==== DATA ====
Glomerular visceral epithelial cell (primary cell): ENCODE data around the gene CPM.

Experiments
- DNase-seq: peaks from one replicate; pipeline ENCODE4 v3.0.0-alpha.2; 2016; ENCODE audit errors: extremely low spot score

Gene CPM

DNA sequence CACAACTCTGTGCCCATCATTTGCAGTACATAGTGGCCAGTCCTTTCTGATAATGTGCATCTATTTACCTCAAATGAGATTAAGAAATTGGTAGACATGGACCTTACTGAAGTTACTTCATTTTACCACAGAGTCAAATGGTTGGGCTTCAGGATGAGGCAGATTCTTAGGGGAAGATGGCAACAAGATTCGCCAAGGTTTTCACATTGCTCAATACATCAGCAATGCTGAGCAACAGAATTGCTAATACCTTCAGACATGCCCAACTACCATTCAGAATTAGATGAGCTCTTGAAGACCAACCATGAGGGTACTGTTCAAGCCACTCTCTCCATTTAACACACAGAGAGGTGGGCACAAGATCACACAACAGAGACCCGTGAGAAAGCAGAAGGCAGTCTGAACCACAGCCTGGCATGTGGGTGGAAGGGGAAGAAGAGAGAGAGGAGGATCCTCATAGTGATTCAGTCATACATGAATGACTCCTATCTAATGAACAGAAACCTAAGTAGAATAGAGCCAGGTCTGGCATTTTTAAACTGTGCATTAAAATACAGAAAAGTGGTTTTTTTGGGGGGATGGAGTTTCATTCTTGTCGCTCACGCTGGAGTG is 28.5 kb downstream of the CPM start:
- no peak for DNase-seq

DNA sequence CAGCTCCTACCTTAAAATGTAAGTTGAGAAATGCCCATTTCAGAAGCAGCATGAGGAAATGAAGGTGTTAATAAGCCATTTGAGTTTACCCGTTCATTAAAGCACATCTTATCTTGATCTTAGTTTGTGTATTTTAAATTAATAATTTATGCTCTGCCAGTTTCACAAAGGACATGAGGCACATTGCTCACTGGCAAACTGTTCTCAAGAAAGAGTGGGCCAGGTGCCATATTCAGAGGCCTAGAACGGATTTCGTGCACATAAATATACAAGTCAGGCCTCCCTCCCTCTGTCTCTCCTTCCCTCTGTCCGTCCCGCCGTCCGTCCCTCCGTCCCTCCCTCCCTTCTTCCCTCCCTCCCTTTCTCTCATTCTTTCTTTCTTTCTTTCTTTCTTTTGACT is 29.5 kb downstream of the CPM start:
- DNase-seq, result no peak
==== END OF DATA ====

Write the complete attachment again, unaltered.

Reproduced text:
Glomerular visceral epithelial cell (primary cell): ENCODE data around the gene CPM.

Experiments
- DNase-seq: peaks from one replicate; pipeline ENCODE4 v3.0.0-alpha.2; 2016; ENCODE audit errors: extremely low spot score

Gene CPM

DNA sequence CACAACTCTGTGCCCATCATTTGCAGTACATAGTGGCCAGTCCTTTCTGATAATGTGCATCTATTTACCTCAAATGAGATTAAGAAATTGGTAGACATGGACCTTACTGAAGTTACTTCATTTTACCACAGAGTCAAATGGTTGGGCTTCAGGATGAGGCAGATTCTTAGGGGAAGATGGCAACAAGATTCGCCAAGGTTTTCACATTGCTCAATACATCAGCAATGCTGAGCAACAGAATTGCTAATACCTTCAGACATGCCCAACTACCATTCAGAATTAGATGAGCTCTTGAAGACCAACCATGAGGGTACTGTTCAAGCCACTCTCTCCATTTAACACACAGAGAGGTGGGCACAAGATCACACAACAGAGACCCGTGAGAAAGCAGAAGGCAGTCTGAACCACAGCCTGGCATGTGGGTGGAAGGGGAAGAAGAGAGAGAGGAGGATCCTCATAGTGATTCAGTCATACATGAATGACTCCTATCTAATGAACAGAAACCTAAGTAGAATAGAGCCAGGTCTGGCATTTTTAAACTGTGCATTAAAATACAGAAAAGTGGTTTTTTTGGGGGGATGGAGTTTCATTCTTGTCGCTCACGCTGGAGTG is 28.5 kb downstream of the CPM start:
- no peak for DNase-seq

DNA sequence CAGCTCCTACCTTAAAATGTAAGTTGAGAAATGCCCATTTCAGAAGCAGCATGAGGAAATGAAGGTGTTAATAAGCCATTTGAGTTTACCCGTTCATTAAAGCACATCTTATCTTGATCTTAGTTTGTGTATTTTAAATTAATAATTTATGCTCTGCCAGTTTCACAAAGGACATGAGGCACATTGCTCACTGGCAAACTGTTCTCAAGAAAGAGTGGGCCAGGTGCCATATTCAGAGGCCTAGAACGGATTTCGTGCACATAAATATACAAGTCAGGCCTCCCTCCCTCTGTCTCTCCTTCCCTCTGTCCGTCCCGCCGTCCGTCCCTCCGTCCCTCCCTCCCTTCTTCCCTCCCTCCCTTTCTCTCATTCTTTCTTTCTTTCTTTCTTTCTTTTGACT is 29.5 kb downstream of the CPM start:
- DNase-seq, result no peak